Atlanta, GA

Georgia Tech's alumni and the Mars Perseverance mission

Andrew Alvarez

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ATLANTA, GA — Luke Walker, a Georgia Tech University MBA alumni, is living on Mars time zone. He works as a flight systems engineer on the Mars Perseverance mission at NASA’s Jet Propulsion Laboratory.

Walker has worked with NASA for the last six years. He was the systems engineer for actuator and motor control during the development of the rover for Nasa's project to Mars.

“One of the weird things about my job is that I’m on Mars time and a Mars day is 25 hours,” said Walker.

“During early operations, you’re trying to optimize everything, so we only operate the rover during Martian daytime. We sync our schedule to when the rover is awake, so every day, I wake up 40 to 50 minutes later than the last day. Daytime could be from noon to 10 p.m. and it slowly rotates around,” he added.

Since the rover successfully landed on Mars, February 18. Walker maintained two different roles. The first five days of the mission he handled the surface operation transition, where he had to make sure everything was safe and healthy. After that, he served as the leader for mechanism chair, where he analyzed data from the rover.

Walker further stated that something that has happened on Mars takes eleven minutes for the information to arrive on earth. He said that it was a bizarre occurrence where you celebrated something that's already been done eleven minutes ago.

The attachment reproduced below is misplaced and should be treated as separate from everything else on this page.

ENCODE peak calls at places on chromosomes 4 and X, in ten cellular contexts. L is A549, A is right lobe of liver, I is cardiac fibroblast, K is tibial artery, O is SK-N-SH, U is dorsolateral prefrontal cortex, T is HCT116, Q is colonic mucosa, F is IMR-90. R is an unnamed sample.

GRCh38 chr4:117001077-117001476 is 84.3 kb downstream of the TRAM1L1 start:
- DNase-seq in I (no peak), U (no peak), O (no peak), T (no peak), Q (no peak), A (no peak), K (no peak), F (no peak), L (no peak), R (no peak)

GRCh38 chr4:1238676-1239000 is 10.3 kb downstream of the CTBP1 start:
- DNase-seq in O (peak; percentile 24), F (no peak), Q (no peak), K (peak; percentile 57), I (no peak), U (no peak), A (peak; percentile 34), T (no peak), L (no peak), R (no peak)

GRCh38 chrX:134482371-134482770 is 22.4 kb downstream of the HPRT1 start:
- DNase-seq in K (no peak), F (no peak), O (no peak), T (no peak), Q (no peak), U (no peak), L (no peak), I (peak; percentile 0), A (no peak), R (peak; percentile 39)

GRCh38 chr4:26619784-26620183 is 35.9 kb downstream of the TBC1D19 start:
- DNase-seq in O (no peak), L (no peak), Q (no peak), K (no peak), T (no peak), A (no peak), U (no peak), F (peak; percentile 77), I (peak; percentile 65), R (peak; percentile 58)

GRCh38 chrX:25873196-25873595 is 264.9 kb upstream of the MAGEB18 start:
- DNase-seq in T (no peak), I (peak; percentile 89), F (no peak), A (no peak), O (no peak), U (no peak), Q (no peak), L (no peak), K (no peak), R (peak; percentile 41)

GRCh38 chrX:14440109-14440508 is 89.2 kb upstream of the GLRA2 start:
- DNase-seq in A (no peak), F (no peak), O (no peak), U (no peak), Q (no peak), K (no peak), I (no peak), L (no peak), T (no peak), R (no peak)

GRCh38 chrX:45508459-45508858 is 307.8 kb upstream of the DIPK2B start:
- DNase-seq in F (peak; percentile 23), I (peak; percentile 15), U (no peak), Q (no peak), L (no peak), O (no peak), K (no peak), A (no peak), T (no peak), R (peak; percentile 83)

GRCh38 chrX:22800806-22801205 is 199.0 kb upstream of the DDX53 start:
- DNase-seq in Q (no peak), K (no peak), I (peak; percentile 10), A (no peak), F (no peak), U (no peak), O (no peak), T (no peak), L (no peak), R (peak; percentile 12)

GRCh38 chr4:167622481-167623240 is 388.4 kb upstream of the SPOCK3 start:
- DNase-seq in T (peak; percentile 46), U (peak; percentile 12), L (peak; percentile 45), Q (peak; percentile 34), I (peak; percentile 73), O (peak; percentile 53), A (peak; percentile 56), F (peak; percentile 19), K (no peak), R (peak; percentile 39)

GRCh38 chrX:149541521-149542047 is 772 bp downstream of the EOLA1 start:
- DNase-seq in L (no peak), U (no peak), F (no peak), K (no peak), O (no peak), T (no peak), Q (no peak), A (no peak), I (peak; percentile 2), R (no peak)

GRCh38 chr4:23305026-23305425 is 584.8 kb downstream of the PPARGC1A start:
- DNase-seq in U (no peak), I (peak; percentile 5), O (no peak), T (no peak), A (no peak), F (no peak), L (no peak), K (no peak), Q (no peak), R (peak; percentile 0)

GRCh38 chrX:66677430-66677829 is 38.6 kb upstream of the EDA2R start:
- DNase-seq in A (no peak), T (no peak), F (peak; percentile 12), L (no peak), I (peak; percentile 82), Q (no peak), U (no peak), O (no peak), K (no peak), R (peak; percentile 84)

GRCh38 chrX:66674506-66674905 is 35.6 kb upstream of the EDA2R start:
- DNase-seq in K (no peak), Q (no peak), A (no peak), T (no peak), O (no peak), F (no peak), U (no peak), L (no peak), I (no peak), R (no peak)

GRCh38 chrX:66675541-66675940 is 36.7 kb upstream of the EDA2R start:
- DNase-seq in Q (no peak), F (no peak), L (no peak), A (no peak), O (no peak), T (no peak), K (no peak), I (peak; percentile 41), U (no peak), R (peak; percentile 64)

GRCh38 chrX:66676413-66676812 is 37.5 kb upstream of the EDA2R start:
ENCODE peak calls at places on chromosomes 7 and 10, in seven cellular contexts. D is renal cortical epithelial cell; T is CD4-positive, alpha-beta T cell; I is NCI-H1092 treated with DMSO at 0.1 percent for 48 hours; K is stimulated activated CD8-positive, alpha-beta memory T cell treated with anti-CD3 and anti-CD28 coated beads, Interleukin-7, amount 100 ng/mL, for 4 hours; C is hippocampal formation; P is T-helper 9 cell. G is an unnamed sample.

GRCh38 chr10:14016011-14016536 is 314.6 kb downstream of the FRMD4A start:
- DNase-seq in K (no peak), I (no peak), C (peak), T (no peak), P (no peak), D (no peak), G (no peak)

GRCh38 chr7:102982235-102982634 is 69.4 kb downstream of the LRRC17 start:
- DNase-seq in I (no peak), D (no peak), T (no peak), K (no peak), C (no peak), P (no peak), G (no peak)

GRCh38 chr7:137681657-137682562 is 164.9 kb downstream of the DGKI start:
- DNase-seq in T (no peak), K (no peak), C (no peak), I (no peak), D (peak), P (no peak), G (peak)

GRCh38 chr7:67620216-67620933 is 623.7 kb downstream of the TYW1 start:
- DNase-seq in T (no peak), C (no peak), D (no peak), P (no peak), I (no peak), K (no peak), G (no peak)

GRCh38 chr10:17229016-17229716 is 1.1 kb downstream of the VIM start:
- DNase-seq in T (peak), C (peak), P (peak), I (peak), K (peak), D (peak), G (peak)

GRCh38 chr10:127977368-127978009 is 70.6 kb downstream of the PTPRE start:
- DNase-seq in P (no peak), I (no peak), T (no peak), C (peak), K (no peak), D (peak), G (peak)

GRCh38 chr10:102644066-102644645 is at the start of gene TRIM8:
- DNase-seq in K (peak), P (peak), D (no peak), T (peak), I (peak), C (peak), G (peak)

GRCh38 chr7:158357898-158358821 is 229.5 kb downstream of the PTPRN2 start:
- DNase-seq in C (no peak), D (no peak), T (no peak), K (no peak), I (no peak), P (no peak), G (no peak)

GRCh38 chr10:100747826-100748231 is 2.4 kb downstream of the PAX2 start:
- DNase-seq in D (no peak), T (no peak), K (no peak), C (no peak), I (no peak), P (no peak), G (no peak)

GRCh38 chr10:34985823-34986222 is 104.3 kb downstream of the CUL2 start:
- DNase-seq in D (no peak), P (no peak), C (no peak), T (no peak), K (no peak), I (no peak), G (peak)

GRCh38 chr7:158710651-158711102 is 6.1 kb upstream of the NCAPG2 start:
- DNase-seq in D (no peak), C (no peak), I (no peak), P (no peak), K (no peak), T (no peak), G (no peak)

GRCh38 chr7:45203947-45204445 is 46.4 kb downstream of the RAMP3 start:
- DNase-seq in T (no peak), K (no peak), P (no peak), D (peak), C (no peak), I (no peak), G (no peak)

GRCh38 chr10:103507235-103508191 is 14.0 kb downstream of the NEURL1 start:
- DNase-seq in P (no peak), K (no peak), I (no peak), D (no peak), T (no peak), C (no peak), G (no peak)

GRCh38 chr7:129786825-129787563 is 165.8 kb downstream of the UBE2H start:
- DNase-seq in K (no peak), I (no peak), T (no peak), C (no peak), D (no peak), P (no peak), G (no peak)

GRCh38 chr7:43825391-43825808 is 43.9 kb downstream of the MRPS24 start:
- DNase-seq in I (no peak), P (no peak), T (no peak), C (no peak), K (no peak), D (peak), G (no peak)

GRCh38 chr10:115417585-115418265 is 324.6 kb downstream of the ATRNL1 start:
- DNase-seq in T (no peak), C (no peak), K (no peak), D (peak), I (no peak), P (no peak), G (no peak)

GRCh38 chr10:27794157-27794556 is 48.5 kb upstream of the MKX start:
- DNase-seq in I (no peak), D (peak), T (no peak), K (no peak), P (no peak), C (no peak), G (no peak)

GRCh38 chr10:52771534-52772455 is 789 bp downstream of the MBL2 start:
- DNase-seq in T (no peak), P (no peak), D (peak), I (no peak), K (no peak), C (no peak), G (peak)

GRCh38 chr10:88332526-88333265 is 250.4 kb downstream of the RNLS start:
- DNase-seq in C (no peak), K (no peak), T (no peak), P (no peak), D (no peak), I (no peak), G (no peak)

They planned everything for months before the mission began, they put the plan on the rover board so they don't do any commanding live.

"All we are doing is sitting and watching, holding on, and hoping for the best. That moment when I heard ‘Touchdown confirmed, Perseverance is safe on Mars,’ it was just a huge relief,” said Walker.

After a celebration when the Perseverance landed safely on Mars, Walker and the team saw the first image from the rover, three hours after the landing. The rover transfer the data via satellites and the satellites sent it back to earth.

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